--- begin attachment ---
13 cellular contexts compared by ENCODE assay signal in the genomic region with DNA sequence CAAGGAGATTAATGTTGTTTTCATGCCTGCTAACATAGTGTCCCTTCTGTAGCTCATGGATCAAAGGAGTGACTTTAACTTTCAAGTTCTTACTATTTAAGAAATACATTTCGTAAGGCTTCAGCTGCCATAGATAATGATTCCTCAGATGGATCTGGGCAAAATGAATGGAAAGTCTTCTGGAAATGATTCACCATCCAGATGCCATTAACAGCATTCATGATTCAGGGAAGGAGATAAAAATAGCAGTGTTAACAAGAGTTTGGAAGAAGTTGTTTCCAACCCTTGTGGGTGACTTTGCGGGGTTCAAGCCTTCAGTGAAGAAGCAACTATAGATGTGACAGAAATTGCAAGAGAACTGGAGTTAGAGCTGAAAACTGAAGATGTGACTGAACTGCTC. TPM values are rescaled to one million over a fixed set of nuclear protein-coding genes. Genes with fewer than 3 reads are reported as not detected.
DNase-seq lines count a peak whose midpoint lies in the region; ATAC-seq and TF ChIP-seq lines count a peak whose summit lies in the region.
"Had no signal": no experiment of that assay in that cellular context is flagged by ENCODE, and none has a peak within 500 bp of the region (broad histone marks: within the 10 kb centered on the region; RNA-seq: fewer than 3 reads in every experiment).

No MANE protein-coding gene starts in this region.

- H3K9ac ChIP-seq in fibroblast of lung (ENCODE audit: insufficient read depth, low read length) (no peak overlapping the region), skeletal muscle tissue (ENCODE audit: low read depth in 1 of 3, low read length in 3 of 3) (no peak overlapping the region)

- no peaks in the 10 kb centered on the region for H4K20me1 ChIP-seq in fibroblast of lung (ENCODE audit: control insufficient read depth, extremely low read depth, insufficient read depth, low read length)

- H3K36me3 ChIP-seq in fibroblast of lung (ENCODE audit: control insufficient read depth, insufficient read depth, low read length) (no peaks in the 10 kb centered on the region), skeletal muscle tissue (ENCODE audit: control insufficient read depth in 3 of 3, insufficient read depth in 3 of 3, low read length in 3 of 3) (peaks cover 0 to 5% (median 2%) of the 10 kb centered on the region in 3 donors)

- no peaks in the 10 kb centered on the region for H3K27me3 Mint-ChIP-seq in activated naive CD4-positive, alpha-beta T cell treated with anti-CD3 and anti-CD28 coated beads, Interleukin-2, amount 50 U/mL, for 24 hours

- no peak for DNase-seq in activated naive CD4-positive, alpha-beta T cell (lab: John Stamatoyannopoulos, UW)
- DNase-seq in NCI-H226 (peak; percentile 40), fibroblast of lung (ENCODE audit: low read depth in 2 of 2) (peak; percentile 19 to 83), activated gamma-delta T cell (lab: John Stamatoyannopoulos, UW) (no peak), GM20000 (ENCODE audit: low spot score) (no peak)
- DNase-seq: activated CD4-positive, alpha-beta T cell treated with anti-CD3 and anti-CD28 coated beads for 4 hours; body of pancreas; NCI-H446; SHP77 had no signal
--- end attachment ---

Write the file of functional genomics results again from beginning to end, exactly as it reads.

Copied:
13 cellular contexts compared by ENCODE assay signal in the genomic region with DNA sequence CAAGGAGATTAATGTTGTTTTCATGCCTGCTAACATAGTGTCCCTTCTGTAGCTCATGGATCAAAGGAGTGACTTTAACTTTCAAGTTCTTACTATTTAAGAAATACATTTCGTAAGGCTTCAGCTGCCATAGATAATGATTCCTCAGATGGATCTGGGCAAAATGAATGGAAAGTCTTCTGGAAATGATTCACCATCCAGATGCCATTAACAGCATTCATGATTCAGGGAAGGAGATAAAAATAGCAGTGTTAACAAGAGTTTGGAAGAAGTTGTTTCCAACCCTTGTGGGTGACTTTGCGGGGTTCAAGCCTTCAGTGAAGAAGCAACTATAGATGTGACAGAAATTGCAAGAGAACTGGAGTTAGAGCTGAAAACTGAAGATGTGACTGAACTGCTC. TPM values are rescaled to one million over a fixed set of nuclear protein-coding genes. Genes with fewer than 3 reads are reported as not detected.
DNase-seq lines count a peak whose midpoint lies in the region; ATAC-seq and TF ChIP-seq lines count a peak whose summit lies in the region.
"Had no signal": no experiment of that assay in that cellular context is flagged by ENCODE, and none has a peak within 500 bp of the region (broad histone marks: within the 10 kb centered on the region; RNA-seq: fewer than 3 reads in every experiment).

No MANE protein-coding gene starts in this region.

- H3K9ac ChIP-seq in fibroblast of lung (ENCODE audit: insufficient read depth, low read length) (no peak overlapping the region), skeletal muscle tissue (ENCODE audit: low read depth in 1 of 3, low read length in 3 of 3) (no peak overlapping the region)

- no peaks in the 10 kb centered on the region for H4K20me1 ChIP-seq in fibroblast of lung (ENCODE audit: control insufficient read depth, extremely low read depth, insufficient read depth, low read length)

- H3K36me3 ChIP-seq in fibroblast of lung (ENCODE audit: control insufficient read depth, insufficient read depth, low read length) (no peaks in the 10 kb centered on the region), skeletal muscle tissue (ENCODE audit: control insufficient read depth in 3 of 3, insufficient read depth in 3 of 3, low read length in 3 of 3) (peaks cover 0 to 5% (median 2%) of the 10 kb centered on the region in 3 donors)

- no peaks in the 10 kb centered on the region for H3K27me3 Mint-ChIP-seq in activated naive CD4-positive, alpha-beta T cell treated with anti-CD3 and anti-CD28 coated beads, Interleukin-2, amount 50 U/mL, for 24 hours

- no peak for DNase-seq in activated naive CD4-positive, alpha-beta T cell (lab: John Stamatoyannopoulos, UW)
- DNase-seq in NCI-H226 (peak; percentile 40), fibroblast of lung (ENCODE audit: low read depth in 2 of 2) (peak; percentile 19 to 83), activated gamma-delta T cell (lab: John Stamatoyannopoulos, UW) (no peak), GM20000 (ENCODE audit: low spot score) (no peak)
- DNase-seq: activated CD4-positive, alpha-beta T cell treated with anti-CD3 and anti-CD28 coated beads for 4 hours; body of pancreas; NCI-H446; SHP77 had no signal